These experiments are believed to be the first evidence that nanoscale bubbles can form on hydrophilic surfaces (previous evidence of nanobubbles was found only for hydrophobic surfaces like oilcloth) and the method for measuring nanobubble lifetimes may improve models for optimal heat transfer design in nanostructures. The work has immediate implications for inkjet printing, in which a metal film is heated with a voltage pulse to create a bubble that is used to eject a droplet of ink through a nozzle. If inkjet printing is pushed to higher speeds (repetition rates above about 10 kilohertz), the work suggests, nanobubbles on the heater surface between pulses will make it difficult or impossible to control bubble formation properly.

The findings also may impact proposed thermal cancer therapies in which nanoscale objects are designed to accumulate in tumors and are subsequently heated remotely by infrared radiation or alternating magnetic fields. Each particle acts as a nanoscale heater, with nanobubbles being created if the applied radiation is sufficient. The bubbles may have a therapeutic effect through additional heat delivered and mechanical stresses they may impart to the surrounding tissue.

* R. E. Cavicchi and C.T. Avedisian. Bubble nucleation and growth anomaly for a hydrophilic microheater attributed to metastable nanobubbles. Phys. Rev. Lett. 98, 124501 (2007).


Story Source:

The above story is based on materials provided by National Institute of Standards and Technology (NIST). Note: Materials may be edited for content and length.


Cite This Page:

National Institute of Standards and Technology (NIST). "Traces Of Nanobubbles Determine Nanoboiling." ScienceDaily. ScienceDaily, 2 April 2007. <www.sciencedaily.com/releases/2007/03/070330184936.htm>.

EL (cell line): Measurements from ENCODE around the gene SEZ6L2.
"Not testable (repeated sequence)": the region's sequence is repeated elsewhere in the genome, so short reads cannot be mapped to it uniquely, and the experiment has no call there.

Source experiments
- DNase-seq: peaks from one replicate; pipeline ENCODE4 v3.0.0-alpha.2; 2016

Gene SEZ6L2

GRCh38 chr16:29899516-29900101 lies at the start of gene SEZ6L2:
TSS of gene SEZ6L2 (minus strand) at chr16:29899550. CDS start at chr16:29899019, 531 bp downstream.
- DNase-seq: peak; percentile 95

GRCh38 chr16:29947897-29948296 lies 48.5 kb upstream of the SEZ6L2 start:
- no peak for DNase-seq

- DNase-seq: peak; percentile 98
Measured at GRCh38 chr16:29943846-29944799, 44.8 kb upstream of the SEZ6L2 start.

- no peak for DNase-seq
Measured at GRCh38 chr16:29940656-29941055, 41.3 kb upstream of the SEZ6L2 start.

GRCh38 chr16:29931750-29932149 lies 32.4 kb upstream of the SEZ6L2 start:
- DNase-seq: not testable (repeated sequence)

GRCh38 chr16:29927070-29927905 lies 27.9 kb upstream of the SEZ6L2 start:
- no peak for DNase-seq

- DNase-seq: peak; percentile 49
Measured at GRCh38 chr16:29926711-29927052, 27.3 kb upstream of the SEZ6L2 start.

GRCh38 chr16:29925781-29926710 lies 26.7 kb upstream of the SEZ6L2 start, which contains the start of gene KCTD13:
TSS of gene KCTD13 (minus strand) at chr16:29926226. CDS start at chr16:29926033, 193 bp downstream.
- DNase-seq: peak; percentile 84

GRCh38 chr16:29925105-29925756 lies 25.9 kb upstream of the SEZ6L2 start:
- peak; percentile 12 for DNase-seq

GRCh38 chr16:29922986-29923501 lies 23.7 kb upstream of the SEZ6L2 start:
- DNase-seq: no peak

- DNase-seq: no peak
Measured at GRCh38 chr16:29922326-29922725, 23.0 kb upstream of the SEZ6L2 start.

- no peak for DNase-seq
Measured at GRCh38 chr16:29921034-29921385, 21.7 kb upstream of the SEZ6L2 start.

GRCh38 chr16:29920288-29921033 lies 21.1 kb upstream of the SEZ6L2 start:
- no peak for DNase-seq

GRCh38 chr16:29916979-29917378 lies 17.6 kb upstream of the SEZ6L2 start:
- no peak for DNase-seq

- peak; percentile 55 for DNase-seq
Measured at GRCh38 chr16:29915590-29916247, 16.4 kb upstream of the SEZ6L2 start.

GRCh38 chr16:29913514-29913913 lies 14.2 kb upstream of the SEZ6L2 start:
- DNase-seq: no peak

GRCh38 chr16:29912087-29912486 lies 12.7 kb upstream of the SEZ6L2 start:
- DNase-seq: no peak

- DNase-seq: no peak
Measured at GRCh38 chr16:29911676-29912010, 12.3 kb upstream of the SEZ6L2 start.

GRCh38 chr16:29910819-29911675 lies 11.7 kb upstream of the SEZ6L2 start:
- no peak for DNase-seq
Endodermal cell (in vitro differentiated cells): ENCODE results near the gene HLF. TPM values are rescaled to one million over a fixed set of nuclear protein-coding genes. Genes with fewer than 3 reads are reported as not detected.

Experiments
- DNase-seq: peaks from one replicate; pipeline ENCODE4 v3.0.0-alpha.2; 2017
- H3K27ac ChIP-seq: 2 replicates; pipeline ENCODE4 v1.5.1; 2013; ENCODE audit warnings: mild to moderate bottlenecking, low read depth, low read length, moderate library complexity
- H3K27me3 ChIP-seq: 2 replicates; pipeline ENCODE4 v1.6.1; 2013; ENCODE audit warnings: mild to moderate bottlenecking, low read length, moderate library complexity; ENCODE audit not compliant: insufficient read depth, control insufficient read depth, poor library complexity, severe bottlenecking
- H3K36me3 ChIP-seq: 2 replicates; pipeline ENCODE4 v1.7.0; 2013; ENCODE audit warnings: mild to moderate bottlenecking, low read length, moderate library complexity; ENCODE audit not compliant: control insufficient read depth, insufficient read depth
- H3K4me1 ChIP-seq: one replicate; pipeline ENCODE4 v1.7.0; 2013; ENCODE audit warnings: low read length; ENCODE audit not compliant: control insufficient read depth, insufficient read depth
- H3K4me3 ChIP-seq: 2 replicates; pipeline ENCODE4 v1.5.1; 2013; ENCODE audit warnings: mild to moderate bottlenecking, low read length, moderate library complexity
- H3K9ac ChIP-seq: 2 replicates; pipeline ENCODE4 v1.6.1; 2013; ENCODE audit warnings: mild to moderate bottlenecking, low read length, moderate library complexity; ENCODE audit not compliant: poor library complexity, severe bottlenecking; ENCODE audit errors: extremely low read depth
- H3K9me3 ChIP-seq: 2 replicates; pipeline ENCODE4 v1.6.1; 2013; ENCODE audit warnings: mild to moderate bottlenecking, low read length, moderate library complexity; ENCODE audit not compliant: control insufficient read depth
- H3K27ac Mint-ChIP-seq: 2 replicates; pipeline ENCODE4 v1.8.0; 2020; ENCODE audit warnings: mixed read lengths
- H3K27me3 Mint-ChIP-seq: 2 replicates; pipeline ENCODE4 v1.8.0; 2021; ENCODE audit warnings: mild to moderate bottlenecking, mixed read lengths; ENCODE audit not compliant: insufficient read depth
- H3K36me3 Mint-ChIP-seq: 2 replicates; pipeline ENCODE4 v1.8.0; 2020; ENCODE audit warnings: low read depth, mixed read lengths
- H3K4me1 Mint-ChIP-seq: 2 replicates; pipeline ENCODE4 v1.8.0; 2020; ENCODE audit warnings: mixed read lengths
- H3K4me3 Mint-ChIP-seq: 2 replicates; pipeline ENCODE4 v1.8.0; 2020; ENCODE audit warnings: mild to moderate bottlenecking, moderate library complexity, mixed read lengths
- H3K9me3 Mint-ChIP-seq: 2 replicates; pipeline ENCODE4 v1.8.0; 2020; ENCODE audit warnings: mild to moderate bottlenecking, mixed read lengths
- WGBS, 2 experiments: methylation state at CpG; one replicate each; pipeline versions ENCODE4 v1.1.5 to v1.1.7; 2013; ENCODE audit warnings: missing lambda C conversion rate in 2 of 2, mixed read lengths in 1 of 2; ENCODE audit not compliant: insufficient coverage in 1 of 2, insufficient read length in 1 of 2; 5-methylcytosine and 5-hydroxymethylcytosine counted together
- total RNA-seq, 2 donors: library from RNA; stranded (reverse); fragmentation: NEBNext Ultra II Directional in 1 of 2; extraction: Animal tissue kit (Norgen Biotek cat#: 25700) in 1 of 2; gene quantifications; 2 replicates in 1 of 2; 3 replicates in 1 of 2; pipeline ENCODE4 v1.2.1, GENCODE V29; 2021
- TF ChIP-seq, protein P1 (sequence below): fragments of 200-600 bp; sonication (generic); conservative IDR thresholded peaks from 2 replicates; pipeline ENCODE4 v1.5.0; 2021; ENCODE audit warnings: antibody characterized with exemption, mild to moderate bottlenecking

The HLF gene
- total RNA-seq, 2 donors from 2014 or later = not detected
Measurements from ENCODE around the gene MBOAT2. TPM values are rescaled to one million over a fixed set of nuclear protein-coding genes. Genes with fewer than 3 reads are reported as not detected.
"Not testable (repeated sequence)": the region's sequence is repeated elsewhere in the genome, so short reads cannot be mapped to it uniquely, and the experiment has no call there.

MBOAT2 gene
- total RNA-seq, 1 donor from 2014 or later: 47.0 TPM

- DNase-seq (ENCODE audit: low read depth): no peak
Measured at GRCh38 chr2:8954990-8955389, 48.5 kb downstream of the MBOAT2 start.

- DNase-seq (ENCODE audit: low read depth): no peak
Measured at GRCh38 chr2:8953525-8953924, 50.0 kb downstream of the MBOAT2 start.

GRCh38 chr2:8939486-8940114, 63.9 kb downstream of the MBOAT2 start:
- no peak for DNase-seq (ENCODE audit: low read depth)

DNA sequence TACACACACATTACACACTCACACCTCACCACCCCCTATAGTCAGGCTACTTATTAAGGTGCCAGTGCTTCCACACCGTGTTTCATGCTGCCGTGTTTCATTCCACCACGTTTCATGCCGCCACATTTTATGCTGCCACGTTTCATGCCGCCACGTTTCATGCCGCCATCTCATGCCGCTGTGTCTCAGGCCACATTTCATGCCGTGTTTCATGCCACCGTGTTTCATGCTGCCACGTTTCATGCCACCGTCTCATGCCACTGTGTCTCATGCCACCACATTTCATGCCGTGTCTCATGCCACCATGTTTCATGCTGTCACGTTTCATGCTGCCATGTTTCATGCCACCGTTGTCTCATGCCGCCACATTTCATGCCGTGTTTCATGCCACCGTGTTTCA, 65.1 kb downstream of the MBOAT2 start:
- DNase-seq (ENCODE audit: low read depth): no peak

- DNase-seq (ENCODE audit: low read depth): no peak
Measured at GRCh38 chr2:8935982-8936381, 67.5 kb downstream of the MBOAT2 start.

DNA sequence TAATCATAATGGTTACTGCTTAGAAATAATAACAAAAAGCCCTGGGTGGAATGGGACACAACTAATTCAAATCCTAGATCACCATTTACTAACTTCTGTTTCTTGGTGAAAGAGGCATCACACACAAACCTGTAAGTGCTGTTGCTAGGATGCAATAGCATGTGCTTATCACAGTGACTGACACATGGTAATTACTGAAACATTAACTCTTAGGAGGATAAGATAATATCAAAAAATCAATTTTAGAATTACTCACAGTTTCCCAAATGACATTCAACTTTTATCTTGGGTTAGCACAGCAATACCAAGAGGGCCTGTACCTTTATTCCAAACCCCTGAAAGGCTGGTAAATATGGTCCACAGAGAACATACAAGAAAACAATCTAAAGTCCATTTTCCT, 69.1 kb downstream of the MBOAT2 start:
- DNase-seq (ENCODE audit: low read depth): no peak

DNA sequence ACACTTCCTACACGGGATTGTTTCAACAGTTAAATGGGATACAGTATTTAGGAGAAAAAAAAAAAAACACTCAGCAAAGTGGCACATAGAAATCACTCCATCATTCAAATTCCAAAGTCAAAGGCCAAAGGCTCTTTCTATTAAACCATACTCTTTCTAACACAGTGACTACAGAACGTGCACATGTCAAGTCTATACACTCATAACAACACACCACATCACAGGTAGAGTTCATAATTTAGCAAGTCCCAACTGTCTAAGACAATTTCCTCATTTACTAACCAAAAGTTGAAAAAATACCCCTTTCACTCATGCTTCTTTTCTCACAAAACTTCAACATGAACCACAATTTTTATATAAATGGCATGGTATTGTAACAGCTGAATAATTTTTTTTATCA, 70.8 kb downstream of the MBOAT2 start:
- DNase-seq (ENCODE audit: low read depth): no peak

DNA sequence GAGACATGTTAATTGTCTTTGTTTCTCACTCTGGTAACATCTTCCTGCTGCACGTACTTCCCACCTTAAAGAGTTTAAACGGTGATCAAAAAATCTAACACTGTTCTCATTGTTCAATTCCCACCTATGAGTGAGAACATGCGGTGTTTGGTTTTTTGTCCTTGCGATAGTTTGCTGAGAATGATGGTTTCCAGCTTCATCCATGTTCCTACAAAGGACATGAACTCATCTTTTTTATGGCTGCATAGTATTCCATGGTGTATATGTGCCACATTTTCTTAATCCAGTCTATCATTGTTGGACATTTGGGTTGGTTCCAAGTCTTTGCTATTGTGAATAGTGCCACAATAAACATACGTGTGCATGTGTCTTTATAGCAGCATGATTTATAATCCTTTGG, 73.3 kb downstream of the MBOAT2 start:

National Institute of Standards and Technology (NIST). (2007, April 2). Traces Of Nanobubbles Determine Nanoboiling. ScienceDaily. Retrieved July 25, 2014 from www.sciencedaily.com/releases/2007/03/070330184936.htm
National Institute of Standards and Technology (NIST). "Traces Of Nanobubbles Determine Nanoboiling." ScienceDaily. www.sciencedaily.com/releases/2007/03/070330184936.htm (accessed July 25, 2014).

Share This




More Matter & Energy News

Friday, July 25, 2014

Featured Research

from universities, journals, and other organizations


Featured Videos

from AP, Reuters, AFP, and other news services

TSA Administrator on Politics and Flight Bans

TSA Administrator on Politics and Flight Bans

AP (July 24, 2014) TSA administrator, John Pistole's took part in the Aspen Security Forum 2014, where he answered questions on lifting of the ban on flights into Israel's Tel Aviv airport and whether politics played a role in lifting the ban. (July 24) Video provided by AP
Powered by NewsLook.com
Creative Makeovers for Ugly Cellphone Towers